Since this life changing experience, I have begun working with others to improve their quality of life and to help them find freedom from the bondage of negative emotions, behaviors, and thoughts. I’ve found that, like me, many people have difficulty accessing their emotions from an intellectual standpoint. Maybe this has to do with our belief that if we’ve examined a situation sufficiently our emotions should have subsided. Maybe it has to do with our preconceived notion that it takes a significant trauma to rattle our emotions. Who knows? What I do know is that the body is wise in ways that transcend the mind. These days, clients come to me in yoga clothes. They sit upon their mats, and I instruct them into a series of yoga postures while asking them to tune into their emotions. I’ve learned that certain parts of the bodies tend to be storehouses for certain emotions, so I help them tune into their bodies while feeling their feelings. This is the emotion within the motion, the period where clients are asked to give voice to what they are feeling and experiencing. And it is amazing what comes up! Sometimes, the emotion can be a day or a week or a month old. Other times, it may go back years. But, it’s there just waiting for us to excavate it from the body. This I do through yoga.
But, the work cannot stop here. Awareness does not necessarily induce healing. We must “tap it out” using EFT. Suddenly, the body’s energetic imbalance is corrected and healing occurs. Often, the client wasn’t even aware of the impact a problem had upon them until given the opportunity to tap it out.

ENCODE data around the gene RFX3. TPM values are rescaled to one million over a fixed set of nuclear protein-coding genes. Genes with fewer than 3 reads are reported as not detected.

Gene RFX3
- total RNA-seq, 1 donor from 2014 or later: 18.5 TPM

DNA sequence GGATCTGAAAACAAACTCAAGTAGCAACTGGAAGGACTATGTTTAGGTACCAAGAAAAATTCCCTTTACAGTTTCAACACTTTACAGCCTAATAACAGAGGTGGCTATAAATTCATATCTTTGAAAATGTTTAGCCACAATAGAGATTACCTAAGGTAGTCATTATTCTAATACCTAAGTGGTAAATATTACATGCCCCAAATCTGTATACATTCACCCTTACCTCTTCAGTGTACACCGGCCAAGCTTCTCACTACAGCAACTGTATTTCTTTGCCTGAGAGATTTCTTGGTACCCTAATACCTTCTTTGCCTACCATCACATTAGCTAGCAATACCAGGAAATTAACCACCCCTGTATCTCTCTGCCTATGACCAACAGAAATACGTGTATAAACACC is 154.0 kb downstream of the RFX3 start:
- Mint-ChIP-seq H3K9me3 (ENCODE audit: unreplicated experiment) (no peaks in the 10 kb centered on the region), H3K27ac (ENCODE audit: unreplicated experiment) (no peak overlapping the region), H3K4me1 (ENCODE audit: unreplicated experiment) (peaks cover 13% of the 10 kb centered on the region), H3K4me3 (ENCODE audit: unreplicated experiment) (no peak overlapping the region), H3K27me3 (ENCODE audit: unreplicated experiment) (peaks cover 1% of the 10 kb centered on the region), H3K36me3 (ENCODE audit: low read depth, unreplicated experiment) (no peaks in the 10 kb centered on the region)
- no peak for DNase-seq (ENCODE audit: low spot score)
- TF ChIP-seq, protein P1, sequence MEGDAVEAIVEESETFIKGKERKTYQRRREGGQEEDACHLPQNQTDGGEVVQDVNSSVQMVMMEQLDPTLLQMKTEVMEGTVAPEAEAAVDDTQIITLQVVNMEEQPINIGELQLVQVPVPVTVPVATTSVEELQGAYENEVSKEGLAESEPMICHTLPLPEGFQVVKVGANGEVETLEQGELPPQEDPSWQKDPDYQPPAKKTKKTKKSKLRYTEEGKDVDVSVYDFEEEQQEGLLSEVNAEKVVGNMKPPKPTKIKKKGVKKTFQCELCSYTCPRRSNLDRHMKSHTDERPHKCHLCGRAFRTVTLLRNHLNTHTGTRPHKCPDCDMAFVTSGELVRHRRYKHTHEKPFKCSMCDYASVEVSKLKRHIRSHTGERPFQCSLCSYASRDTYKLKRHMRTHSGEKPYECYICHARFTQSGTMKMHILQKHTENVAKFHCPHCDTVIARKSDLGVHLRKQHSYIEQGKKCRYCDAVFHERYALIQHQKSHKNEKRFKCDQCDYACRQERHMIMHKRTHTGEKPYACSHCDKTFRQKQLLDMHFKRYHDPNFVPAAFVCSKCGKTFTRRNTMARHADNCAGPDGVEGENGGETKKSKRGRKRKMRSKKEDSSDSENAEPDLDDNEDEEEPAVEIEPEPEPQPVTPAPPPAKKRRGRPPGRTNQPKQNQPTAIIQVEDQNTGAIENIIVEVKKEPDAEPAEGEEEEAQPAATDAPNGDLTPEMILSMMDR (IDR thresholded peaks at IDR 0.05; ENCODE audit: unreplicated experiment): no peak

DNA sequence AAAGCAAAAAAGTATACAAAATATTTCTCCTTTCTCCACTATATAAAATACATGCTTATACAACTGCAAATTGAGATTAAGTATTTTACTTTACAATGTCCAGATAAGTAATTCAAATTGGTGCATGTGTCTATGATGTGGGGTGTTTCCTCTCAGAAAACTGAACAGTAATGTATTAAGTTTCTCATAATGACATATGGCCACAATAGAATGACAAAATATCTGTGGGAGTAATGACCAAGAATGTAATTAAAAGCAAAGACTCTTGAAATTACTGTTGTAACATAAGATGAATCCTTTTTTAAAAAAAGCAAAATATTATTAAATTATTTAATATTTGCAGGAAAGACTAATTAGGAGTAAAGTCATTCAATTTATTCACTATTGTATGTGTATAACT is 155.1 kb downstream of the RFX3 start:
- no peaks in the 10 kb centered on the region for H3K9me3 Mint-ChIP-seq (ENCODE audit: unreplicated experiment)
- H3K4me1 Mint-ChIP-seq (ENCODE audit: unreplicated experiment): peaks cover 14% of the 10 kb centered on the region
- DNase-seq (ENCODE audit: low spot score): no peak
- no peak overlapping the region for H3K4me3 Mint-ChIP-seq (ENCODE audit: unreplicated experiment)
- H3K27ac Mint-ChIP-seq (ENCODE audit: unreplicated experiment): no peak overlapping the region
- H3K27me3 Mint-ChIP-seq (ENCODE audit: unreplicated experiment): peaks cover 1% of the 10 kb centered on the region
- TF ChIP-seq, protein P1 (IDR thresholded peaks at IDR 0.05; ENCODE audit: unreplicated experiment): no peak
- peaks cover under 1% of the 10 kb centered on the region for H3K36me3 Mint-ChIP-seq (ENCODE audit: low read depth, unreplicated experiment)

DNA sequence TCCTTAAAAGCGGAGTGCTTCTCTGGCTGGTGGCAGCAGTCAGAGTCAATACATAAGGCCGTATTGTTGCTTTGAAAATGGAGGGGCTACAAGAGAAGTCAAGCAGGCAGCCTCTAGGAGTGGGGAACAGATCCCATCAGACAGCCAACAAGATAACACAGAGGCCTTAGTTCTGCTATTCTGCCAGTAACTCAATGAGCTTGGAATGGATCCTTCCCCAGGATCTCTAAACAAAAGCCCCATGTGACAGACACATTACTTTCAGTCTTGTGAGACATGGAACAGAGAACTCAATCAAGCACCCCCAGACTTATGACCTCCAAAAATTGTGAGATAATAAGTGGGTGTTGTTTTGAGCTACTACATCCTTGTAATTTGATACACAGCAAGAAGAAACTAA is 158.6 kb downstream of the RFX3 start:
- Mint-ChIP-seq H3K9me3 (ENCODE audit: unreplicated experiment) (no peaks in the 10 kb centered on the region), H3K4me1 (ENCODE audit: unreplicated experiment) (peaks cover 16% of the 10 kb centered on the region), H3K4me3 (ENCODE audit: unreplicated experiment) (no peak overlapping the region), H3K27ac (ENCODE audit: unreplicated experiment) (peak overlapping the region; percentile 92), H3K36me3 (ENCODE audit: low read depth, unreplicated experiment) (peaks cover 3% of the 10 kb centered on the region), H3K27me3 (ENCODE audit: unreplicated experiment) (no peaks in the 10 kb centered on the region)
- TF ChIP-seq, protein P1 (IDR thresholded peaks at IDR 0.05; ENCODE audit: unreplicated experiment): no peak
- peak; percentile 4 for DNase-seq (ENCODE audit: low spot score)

One client I worked with came to me because she was experiencing stress at work. During our session, while in Happy Baby pose, she began to cry. She told me that as an infant, she had been a premature baby and no one had held her for the first few months of her life. She never felt nurtured, never experienced love. So we tapped it out. This woman has since reported feeling liberated. She believes her husband now when he tells her he loves her. She has taken up a pottery class because she has finally been able to follow her passions, believing now that she is worthy. And her issues at work are nonexistent. She no longer doubts herself. She trusts that she has value.
Another client sought me out because he suffered from severe suicidal depression and had not experienced any lasting relief from medication or conventional therapy. He was morose and pessimistic about his chances. He reported several failed suicide attempts and a persistent sense of self hatred. During Pigeon Pose, he felt a wave of grief at having been born and was able to articulate the fact that growing up his parents had told him that he was conceived as an effort to save their marriage. Ever since his parents had divorced, he’d felt purposeless. Since his adolescence, he had subconsciously believed that he was a failure and that his life had no meaning. Despite all his years in therapy, his body was still energetically blocked and he could not reason his way out of his self-hatred. We tapped out this belief using EFT and the change in him has been miraculous. In fact, he wrote to me that for the first time he has been excited by life. He has even begun dating and is enthusiastic about the possibility of developing a meaningful relationship. “Life’s too short not to share it,” he told me. This is a far cry from the man who came to his first session wanting to die and bemoaning his life.
Emotional Yoga is transforming lives one day at a time. I have used the techniques to help clients successfully break free of anxiety, anger, depression, fears, phobias, PTSD, OCD, trauma, addiction, eating disorders, stress, headaches, persistent physical pain and a host of other issues. My belief is that if, as EFT suggests, the cause of all negative emotions is a disruption of the body’s energy system, then the body must be used to both diagnose and treat its issues. Yoga provides access into the body, physically, mentally and emotionally. EFT restores balance to the body’s energy system. Combining the techniques of yoga and EFT has led to fun, flexibility, and freedom for myself and my clients and can be practiced often with immediate and lasting results. This technique saved my life. It could, possibly, save yours as well. Namaste.